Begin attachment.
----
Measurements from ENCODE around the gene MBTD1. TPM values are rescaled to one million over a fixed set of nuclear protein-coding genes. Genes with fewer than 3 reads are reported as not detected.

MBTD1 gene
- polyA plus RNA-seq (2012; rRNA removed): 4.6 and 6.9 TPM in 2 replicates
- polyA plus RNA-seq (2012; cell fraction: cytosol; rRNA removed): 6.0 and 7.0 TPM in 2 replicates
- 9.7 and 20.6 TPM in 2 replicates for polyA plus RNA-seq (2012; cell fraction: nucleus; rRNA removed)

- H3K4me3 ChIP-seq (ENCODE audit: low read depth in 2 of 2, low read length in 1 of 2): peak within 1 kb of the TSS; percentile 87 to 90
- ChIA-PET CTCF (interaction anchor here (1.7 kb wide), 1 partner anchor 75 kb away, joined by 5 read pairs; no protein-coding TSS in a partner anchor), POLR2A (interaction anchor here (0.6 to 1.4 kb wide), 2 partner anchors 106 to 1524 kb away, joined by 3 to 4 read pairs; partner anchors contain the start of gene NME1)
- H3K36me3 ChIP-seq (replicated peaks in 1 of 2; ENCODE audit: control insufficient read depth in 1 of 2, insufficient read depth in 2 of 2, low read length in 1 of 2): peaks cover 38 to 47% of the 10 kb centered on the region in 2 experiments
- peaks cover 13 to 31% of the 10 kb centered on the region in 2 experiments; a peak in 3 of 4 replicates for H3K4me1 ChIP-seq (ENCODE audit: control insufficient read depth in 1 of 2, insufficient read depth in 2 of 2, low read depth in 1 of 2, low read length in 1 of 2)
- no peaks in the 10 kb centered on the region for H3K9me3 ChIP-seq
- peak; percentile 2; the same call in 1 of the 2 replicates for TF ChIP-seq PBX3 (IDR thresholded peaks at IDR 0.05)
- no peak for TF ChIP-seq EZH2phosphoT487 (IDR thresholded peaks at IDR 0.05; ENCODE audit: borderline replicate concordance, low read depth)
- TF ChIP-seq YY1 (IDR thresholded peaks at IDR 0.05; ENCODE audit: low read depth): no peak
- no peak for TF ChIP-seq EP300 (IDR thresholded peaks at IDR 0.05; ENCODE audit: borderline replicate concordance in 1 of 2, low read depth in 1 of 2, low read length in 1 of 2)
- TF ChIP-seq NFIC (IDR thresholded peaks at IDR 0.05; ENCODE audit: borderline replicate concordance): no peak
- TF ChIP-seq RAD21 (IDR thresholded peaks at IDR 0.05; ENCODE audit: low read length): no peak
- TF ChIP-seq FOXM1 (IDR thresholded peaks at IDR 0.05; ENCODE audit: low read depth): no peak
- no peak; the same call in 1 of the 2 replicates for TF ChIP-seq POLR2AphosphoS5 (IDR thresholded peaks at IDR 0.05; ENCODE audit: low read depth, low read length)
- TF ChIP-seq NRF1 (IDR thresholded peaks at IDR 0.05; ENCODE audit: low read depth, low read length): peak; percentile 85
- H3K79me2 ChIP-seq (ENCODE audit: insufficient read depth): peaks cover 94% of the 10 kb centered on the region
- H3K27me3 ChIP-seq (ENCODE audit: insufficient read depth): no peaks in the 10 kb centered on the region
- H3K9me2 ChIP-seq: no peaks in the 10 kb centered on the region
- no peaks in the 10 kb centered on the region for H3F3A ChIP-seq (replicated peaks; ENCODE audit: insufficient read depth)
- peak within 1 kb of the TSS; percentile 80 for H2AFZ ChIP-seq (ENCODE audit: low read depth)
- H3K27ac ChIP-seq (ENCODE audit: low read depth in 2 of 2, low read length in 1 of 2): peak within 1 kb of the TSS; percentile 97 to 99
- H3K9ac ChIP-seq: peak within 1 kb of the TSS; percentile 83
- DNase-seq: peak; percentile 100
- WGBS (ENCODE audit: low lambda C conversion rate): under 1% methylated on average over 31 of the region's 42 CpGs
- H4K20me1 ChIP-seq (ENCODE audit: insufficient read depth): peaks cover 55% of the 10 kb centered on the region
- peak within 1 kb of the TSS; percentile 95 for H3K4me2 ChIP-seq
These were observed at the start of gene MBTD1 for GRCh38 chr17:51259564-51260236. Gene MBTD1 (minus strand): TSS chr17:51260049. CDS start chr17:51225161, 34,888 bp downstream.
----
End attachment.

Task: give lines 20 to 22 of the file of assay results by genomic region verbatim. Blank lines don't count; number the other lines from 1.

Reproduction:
- H3K79me2 ChIP-seq (ENCODE audit: insufficient read depth): peaks cover 94% of the 10 kb centered on the region
- H3K27me3 ChIP-seq (ENCODE audit: insufficient read depth): no peaks in the 10 kb centered on the region
- H3K9me2 ChIP-seq: no peaks in the 10 kb centered on the region